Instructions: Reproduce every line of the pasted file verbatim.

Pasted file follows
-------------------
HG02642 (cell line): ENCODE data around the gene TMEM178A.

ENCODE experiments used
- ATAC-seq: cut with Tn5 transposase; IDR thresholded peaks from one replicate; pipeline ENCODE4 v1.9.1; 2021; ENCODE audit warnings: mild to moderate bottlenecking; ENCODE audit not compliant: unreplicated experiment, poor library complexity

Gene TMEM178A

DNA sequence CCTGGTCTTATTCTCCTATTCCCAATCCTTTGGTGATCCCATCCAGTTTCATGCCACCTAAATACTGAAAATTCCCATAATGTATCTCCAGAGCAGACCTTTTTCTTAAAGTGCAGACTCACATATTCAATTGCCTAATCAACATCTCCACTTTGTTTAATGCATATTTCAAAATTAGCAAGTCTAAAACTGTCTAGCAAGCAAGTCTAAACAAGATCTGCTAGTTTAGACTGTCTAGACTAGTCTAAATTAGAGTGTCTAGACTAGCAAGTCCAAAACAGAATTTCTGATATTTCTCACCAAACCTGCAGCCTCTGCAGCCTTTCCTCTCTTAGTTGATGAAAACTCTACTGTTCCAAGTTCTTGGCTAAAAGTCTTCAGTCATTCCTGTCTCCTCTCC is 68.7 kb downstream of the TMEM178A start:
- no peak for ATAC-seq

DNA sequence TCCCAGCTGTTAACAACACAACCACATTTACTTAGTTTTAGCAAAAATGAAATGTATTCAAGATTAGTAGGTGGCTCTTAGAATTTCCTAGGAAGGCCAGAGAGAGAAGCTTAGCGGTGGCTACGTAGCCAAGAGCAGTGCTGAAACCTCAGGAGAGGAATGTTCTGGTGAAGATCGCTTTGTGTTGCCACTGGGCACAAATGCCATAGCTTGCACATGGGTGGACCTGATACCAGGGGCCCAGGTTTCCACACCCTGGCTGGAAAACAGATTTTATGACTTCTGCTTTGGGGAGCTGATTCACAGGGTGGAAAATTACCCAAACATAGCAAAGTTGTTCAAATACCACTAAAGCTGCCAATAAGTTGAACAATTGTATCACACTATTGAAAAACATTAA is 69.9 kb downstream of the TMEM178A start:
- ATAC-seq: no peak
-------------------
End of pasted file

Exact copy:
HG02642 (cell line): ENCODE data around the gene TMEM178A.

ENCODE experiments used
- ATAC-seq: cut with Tn5 transposase; IDR thresholded peaks from one replicate; pipeline ENCODE4 v1.9.1; 2021; ENCODE audit warnings: mild to moderate bottlenecking; ENCODE audit not compliant: unreplicated experiment, poor library complexity

Gene TMEM178A

DNA sequence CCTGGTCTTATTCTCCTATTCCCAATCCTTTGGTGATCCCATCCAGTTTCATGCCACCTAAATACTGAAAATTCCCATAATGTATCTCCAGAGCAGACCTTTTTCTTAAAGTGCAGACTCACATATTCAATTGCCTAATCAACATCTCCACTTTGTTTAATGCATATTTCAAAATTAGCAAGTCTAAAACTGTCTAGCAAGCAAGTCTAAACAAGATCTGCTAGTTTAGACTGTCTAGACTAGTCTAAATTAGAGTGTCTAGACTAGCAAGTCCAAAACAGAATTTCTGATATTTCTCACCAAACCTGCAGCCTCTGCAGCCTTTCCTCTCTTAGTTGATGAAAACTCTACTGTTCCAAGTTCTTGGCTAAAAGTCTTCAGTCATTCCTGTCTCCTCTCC is 68.7 kb downstream of the TMEM178A start:
- no peak for ATAC-seq

DNA sequence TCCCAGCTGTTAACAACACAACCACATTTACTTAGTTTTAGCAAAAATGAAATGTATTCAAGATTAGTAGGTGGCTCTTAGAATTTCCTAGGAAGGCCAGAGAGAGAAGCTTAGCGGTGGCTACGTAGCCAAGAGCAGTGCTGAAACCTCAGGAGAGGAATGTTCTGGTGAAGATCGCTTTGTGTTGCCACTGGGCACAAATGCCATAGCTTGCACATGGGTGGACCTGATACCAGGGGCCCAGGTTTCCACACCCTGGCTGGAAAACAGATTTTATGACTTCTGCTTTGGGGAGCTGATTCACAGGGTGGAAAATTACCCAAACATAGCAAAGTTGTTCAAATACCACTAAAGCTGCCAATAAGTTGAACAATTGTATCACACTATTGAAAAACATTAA is 69.9 kb downstream of the TMEM178A start:
- ATAC-seq: no peak